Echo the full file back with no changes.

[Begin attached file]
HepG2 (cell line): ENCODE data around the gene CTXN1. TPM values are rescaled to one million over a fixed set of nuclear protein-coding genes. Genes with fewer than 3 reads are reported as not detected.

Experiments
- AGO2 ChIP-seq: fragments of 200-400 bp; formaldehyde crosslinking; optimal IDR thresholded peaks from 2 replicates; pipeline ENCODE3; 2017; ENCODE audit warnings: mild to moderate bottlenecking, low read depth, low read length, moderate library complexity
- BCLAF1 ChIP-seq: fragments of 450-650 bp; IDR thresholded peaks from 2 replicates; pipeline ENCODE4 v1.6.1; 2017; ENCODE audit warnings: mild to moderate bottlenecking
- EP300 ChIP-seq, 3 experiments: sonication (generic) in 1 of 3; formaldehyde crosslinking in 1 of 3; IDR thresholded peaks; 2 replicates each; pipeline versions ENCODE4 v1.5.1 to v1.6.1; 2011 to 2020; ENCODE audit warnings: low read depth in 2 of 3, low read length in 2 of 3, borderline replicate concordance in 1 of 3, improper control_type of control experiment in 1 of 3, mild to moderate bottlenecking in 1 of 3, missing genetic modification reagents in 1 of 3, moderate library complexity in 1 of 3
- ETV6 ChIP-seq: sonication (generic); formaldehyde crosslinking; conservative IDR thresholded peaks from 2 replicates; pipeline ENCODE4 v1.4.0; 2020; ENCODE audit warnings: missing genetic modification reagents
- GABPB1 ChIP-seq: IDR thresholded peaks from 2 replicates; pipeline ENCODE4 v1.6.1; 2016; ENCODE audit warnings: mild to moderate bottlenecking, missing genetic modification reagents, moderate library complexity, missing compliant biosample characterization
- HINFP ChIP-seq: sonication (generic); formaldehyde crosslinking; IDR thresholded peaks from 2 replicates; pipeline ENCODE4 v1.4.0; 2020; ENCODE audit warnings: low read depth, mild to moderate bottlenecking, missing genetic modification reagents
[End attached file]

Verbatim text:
HepG2 (cell line): ENCODE data around the gene CTXN1. TPM values are rescaled to one million over a fixed set of nuclear protein-coding genes. Genes with fewer than 3 reads are reported as not detected.

Experiments
- AGO2 ChIP-seq: fragments of 200-400 bp; formaldehyde crosslinking; optimal IDR thresholded peaks from 2 replicates; pipeline ENCODE3; 2017; ENCODE audit warnings: mild to moderate bottlenecking, low read depth, low read length, moderate library complexity
- BCLAF1 ChIP-seq: fragments of 450-650 bp; IDR thresholded peaks from 2 replicates; pipeline ENCODE4 v1.6.1; 2017; ENCODE audit warnings: mild to moderate bottlenecking
- EP300 ChIP-seq, 3 experiments: sonication (generic) in 1 of 3; formaldehyde crosslinking in 1 of 3; IDR thresholded peaks; 2 replicates each; pipeline versions ENCODE4 v1.5.1 to v1.6.1; 2011 to 2020; ENCODE audit warnings: low read depth in 2 of 3, low read length in 2 of 3, borderline replicate concordance in 1 of 3, improper control_type of control experiment in 1 of 3, mild to moderate bottlenecking in 1 of 3, missing genetic modification reagents in 1 of 3, moderate library complexity in 1 of 3
- ETV6 ChIP-seq: sonication (generic); formaldehyde crosslinking; conservative IDR thresholded peaks from 2 replicates; pipeline ENCODE4 v1.4.0; 2020; ENCODE audit warnings: missing genetic modification reagents
- GABPB1 ChIP-seq: IDR thresholded peaks from 2 replicates; pipeline ENCODE4 v1.6.1; 2016; ENCODE audit warnings: mild to moderate bottlenecking, missing genetic modification reagents, moderate library complexity, missing compliant biosample characterization
- HINFP ChIP-seq: sonication (generic); formaldehyde crosslinking; IDR thresholded peaks from 2 replicates; pipeline ENCODE4 v1.4.0; 2020; ENCODE audit warnings: low read depth, mild to moderate bottlenecking, missing genetic modification reagents